“It could not be held while there is media outside because this is the first historic meeting between the President and the chair of the MILF. (Imagine) what would have happened if they did not end up in a cordial manner, which they did,” Leonen said.

Int’l contact group

“The meeting was very cordial. I was in the room. I was the note-taker and I saw there was a certain chemistry between the chair of the MILF and the President,” Leonen added.

He said Japan was chosen for security reasons and because it is the closest member of the International Contact Group, a grouping of nations that is attempting to promote trust between the two sides. The other members are Turkey, Saudi Arabia and Britain.

He said the MILF wanted the meeting to take place in one of the contact group countries.

Leonen said Mr. Aquino arrived in Tokyo at 6 p.m. on Thursday night and the meeting started at 8:30 p.m. He left Tokyo for home at 10 a.m. Friday.

The trip was left out of the Palace media advisory of the President’s schedule for Thursday. Its advisory that day only included “private meetings” with the Office of the Presidential Adviser on the Peace Process, and the budget and management and finance departments.

The media was also advised of a “staff meeting” at 4 p.m.

Mr. Aquino’s party consisted of Deles, Leonen, Budget Secretary Florencio Abad, Finance Secretary Cesar Purisima, Defense Secretary Voltaire Gazmin, National Security Adviser Cesar Garcia and presidential spokesperson Edwin Lacierda.

Murad was joined by some members of the rebel group’s central committee, members of its negotiating panel and some “base commanders.”

Leonen said the next formal meeting between the government and the MILF peace panels would be from August 22 to August 24.

Propriety

The President’s meeting with the MILF rebel chief drew reactions, both positive and negative, from both sides of the political divide.

Even one of the President’s closest allies, Senator Francis Escudero, found reason to question the propriety of the President secretly meeting with Murad.

“I think the President may have been ill-advised to meet personally as he (Murad) is not even his counterpart. And it might not be a good tactic in the negotiations,” he said.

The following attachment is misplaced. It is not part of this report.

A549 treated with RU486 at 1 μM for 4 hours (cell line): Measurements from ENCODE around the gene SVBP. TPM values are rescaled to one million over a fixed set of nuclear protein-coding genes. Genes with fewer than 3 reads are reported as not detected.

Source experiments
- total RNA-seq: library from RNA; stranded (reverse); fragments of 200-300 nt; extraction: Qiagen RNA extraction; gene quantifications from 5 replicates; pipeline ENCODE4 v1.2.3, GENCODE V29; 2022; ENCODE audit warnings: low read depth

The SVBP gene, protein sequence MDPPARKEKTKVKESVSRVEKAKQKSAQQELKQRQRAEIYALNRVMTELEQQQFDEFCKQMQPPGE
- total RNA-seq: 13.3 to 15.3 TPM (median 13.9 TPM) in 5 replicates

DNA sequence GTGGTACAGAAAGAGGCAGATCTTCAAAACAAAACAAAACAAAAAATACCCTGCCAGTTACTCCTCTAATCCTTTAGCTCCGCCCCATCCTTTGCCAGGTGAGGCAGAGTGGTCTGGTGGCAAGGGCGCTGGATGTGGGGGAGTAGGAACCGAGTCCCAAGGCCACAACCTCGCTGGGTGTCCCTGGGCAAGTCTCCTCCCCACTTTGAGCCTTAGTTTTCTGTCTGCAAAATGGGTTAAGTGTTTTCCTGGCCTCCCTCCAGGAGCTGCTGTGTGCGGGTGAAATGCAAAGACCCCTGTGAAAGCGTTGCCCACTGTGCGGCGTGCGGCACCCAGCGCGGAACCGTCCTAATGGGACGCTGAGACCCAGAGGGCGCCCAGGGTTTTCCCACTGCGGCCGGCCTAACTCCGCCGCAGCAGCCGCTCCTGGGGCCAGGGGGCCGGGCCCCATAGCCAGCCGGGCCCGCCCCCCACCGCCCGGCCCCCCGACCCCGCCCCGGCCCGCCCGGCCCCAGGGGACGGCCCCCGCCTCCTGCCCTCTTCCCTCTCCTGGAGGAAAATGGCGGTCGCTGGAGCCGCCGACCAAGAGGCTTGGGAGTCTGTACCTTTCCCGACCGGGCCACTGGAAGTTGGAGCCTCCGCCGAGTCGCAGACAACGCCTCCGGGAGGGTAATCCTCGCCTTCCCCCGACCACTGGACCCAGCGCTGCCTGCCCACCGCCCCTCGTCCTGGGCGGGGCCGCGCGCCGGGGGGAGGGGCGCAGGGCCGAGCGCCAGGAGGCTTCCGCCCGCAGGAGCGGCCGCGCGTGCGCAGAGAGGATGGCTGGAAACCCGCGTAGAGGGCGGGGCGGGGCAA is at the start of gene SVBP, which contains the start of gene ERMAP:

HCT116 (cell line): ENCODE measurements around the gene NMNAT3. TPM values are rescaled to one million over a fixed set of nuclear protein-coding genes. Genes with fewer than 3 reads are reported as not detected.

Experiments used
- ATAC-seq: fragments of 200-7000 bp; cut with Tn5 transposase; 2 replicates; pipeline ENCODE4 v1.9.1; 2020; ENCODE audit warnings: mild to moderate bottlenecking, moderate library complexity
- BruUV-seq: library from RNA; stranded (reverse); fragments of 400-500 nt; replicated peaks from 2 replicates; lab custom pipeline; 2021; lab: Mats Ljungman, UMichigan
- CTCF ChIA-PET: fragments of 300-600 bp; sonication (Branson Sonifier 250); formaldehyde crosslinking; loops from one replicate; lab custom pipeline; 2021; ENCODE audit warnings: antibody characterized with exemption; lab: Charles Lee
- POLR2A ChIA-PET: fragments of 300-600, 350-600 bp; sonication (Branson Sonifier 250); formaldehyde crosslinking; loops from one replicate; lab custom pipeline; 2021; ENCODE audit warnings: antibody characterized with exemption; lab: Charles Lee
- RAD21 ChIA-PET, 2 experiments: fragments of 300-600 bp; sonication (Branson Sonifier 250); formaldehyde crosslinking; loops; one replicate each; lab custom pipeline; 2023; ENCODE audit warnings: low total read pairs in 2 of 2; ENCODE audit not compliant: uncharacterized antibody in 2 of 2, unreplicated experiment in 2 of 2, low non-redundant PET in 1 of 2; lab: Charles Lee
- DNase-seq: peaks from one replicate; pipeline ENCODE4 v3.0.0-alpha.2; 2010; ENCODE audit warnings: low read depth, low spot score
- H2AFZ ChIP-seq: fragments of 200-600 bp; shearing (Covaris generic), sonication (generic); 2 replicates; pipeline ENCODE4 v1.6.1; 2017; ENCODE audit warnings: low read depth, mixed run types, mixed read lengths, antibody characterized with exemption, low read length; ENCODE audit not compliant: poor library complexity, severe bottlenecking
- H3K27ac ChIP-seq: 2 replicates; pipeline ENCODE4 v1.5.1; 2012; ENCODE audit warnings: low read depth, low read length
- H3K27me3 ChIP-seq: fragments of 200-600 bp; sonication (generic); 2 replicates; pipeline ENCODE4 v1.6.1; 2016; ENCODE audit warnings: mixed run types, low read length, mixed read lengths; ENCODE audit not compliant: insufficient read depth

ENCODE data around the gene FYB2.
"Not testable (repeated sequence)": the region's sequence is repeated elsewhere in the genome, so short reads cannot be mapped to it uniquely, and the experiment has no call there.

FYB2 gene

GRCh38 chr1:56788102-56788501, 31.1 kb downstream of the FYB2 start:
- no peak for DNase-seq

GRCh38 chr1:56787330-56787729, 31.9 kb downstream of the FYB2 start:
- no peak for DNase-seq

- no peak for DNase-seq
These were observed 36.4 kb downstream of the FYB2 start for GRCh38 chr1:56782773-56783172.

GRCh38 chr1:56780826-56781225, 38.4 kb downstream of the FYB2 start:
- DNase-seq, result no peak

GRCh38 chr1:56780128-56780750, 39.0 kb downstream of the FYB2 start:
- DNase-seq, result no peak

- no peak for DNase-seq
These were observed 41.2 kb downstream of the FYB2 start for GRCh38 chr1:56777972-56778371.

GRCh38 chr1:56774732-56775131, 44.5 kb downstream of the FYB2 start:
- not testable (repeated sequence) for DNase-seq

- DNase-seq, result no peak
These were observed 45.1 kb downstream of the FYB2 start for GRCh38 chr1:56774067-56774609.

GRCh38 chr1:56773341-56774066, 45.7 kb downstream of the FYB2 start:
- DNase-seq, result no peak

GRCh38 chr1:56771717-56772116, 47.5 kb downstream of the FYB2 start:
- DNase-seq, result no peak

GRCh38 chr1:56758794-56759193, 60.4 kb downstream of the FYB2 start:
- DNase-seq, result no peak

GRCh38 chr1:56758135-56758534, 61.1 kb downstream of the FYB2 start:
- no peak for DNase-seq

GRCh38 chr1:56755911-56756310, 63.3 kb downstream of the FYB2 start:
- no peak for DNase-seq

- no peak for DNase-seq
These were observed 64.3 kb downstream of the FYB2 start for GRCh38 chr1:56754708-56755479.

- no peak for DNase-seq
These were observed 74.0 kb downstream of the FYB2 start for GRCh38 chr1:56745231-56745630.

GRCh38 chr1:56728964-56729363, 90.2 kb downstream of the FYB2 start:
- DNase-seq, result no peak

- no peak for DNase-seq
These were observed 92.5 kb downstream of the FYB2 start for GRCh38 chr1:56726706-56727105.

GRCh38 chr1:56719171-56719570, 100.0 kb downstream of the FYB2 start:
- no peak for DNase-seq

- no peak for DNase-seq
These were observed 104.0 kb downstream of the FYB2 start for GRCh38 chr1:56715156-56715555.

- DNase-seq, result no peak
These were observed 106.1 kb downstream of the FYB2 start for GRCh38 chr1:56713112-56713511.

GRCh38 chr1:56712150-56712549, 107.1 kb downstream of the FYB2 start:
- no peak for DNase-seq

He said Deles should “protect the President from such things.”

“She should just do her job and give her President deniability with respect to this early stage of the negotiations,” Escudero said.

House Minority Leader  Edcel Lagman on Friday said that Mr. Aquino broke his own promise of full transparency and took unnecessary risks without any tangible gains in meeting with the MILF leader.

“The country is not the personal fiefdom of President Aquino.  Any presidential move which has a bearing on national interest and national security must be transparent and discussed with the Cabinet and the National Security Council. The President’s secret trip to Japan to meet MILF leaders violates his avowed policy on transparency,” said Lagman in a phone interview.

Lagman questioned the urgency or necessity of having the President himself meet with Murad.

Unnecessary risks

“Can’t the President send an emissary instead of he himself going?  There is more than meets the eye in the President’s excursion. He has much explaining to do.  Such as what has he achieved, what are the commitments?” said Lagman.

Lagman said the President also took unnecessary risks in his meeting the MILF leaders. “If something happened to him there, what would happen to our country? He is the President, that should be foremost in his mind,” he said.

But House Majority Leader Neptali Gonzales II said: “If it will lead to real and lasting peace, I fully support P-Noy.”

Senator Francis Pangilinan welcomed the move as “an out-of-the-box solution” that showed the President was willing to step out of his comfort zone to ensure that peace is achieved.

Senator Loren Legarda, chair of the Senate foreign relations committee, said “pass muna” to mean no comment for now.

Act of treason

A diplomat who asked not to be named said what the President did was “an act of treason.”

“A President is not supposed to go on secret missions. A head of state can never be the equal of a rebel leader, but he probably does not know that. He should be meeting with someone on his level,” the diplomat said.

She said the Department of Foreign Affairs was left completely out of the loop.

“I hear that the peace panel was the one that recommended it. What was their agenda? Did they just shake hands? A goodwill [meeting]?” she said. With reports from Gil C. Cabacungan Jr., Christian Esguerra and Jerome Aning and AP, AFP, Reuters

First posted 12:25 am | Saturday, August 6th, 2011